Learn to Burn

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Tompkins Weekly Sept.19, 20011
By Guillermo Metz
Last month, Tompkins Weekly ran an article about Warm-Up Tompkins. This is a program Cooperative Extension of Tompkins County is running to incentivize homeowners to have energy work done on their homes, and which provides a rebate for converting to heating with a pellet stove. The crux of the program is the energy-efficiency work. This alone will cut most homeowners’ energy use by 40 percent or more.

But the conversion to wood pellets will further save homeowners significant amounts of money. And pellets – and other forms of biomass – have many other benefits, too. Yet, even though we’ve been tapping biomass for heat and other uses for thousands of years, many people are wary of heating their homes with it.

For homeowners used to heating with propane, oil, or natural gas, heating with wood or wood pellets may take some getting used to. But for most, it’s worth it.

In addition to the cost savings, heating with wood has three major advantages over burning fossil fuels. Wood is a form of renewable energy. As long as it is grown and harvested appropriately, it is inexhaustible.

Heating with wood is also nearly zero net carbon: it does not release additional carbon dioxide into the atmosphere beyond what currently exists in the atmospheric carbon cycle. There are almost always carbon inputs required to harvest and process the wood, but compared to those for processing and burning fossil fuels, these are minor. That’s because fossil fuels have to be extracted from the earth and, when burned, they release carbon that has been sequestered for many thousands or millions of years, adding to carbon dioxide in the atmosphere.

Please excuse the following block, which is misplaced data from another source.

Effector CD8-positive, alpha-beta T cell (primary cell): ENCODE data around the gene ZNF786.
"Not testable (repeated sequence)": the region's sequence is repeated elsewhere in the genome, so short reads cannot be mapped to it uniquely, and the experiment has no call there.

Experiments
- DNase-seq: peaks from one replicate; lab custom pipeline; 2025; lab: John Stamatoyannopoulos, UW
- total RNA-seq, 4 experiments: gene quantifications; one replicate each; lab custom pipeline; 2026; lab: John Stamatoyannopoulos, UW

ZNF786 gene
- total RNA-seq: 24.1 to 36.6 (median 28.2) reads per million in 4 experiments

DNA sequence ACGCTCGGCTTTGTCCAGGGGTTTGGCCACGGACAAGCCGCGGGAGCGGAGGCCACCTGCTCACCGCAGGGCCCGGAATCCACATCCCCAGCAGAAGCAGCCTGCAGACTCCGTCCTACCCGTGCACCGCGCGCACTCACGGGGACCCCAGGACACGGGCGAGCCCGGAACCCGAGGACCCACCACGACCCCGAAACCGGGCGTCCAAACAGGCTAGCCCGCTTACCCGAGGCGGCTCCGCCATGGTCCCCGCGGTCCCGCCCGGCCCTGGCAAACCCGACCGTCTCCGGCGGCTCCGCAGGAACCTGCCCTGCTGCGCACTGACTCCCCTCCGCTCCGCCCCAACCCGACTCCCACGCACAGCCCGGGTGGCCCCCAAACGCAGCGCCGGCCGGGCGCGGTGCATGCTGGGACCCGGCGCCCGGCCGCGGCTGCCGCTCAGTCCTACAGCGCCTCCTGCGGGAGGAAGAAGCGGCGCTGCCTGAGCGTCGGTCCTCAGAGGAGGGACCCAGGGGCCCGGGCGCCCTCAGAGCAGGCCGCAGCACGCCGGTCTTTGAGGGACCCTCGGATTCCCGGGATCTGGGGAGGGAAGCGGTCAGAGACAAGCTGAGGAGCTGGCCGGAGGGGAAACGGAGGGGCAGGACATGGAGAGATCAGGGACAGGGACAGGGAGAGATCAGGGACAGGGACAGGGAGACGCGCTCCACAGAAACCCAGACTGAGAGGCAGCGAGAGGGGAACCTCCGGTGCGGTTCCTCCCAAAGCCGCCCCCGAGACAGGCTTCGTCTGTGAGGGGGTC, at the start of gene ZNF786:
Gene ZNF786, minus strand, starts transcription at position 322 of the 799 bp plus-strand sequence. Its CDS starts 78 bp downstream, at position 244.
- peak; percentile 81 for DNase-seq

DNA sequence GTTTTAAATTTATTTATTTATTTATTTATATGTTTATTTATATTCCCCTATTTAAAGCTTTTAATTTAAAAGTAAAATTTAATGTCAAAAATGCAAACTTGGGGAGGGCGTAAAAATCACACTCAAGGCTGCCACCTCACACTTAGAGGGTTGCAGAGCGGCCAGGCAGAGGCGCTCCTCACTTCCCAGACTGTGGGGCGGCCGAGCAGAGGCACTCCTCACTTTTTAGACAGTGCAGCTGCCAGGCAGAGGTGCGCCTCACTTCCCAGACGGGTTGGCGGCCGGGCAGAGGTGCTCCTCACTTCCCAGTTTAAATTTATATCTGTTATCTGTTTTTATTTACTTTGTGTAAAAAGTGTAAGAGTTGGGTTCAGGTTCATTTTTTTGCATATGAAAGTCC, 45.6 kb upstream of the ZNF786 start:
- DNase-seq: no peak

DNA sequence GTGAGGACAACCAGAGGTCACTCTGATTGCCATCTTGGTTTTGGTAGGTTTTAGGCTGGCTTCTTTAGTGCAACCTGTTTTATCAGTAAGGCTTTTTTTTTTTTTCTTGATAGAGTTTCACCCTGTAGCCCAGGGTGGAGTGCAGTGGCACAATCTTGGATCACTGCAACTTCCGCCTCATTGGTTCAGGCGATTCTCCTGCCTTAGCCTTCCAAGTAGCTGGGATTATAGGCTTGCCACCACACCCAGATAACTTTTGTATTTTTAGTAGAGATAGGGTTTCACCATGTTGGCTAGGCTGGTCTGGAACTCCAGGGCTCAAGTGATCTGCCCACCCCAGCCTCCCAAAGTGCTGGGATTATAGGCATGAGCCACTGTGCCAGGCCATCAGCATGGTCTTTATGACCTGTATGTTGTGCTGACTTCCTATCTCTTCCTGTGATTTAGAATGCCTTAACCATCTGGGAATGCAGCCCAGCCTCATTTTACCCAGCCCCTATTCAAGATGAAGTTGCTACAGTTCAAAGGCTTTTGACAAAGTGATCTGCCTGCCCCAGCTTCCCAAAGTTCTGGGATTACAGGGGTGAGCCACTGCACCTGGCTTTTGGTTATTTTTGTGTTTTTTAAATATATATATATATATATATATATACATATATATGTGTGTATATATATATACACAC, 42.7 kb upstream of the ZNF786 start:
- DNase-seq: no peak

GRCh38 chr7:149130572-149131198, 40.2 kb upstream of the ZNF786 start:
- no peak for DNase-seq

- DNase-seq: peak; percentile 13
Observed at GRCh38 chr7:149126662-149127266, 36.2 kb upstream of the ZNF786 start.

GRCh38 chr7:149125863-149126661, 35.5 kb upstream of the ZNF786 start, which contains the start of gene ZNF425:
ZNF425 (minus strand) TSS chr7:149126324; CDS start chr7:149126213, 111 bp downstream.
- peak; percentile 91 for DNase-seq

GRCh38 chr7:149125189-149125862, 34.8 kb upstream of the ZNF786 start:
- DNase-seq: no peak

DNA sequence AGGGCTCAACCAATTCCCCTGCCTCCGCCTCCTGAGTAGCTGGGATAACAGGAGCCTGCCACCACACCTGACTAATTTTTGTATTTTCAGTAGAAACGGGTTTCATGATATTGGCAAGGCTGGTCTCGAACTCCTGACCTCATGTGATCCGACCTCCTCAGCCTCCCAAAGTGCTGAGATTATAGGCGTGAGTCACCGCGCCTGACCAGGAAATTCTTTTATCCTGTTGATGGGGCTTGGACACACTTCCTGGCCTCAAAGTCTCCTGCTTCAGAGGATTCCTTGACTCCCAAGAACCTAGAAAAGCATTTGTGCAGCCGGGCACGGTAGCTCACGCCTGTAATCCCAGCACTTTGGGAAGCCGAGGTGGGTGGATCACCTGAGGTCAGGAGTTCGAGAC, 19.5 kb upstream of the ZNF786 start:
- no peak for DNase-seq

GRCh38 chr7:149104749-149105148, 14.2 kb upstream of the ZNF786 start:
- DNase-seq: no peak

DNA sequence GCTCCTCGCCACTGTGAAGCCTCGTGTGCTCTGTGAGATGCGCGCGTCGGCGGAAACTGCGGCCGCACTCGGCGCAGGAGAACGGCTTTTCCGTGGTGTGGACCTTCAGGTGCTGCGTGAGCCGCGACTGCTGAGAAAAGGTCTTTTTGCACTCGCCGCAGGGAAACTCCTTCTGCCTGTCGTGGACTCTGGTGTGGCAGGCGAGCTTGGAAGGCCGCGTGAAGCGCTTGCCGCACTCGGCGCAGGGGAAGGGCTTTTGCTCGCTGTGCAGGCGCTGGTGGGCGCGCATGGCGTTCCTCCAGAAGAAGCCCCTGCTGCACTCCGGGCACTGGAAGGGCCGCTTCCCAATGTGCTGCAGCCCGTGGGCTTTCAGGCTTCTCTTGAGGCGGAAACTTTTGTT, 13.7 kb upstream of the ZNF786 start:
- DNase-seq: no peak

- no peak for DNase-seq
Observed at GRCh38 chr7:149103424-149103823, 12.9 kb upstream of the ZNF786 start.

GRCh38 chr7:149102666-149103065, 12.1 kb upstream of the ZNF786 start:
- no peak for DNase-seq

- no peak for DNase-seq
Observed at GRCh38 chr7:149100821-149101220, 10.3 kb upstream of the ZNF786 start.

Finally, harvesting, processing, transporting and storing wood does not pose the environmental risks that fossil fuels do. There has never been an Exxon Valdez or Deepwater Horizon-scale catastrophe related to wood.

The major disadvantages? Unless you have a fancy auguring system on your pellet furnace, heating with wood or pellets requires more work on the part of the homeowner. And, especially for people with asthma and chemical sensitivities, burning wood, especially in a wood stove, may cause respiratory problems.

The days of wood stoves habitually spewing out thick plumes of smoke, however, are over – or can be if it is done correctly.

Which leads to another disadvantage of heating with wood, particularly cord wood: the efficiency of and emissions from wood stoves are very dependent on the user. Even the newest high-efficiency wood stove can become a dangerous smoky mess in the wrong hands.

But with the right fuel and the right equipment even a wood stove can become a clean-burning, highly efficient way to heat your home. Pellet stoves generally burn even cleaner and offer many conveniences over wood stoves. Then there are wood- and pellet-fired furnaces and boilers. These have come a long way in recent years and there are many that are cleaner burning than even the best pellet stove.

If you are interested in heating with wood or other forms of biomass, come to the next Learn to Burn workshop. Learn all about the various types of combustion equipment and how to make the most of your fuel, including how to buy and dry firewood, the best way to build a clean-burning fire in a wood stove, and important safety tips. Even if you’ve been heating with wood for decades, you’re almost sure to learn a thing or two about how to do it cleaner and more efficiently.

Guillermo Metz is the Green Building and Renewable Energy Program Coordinator at Cornell Cooperative Extension of Tompkins County. To find out more about heating with wood attend one of their upcoming workshops or click here to learn more.

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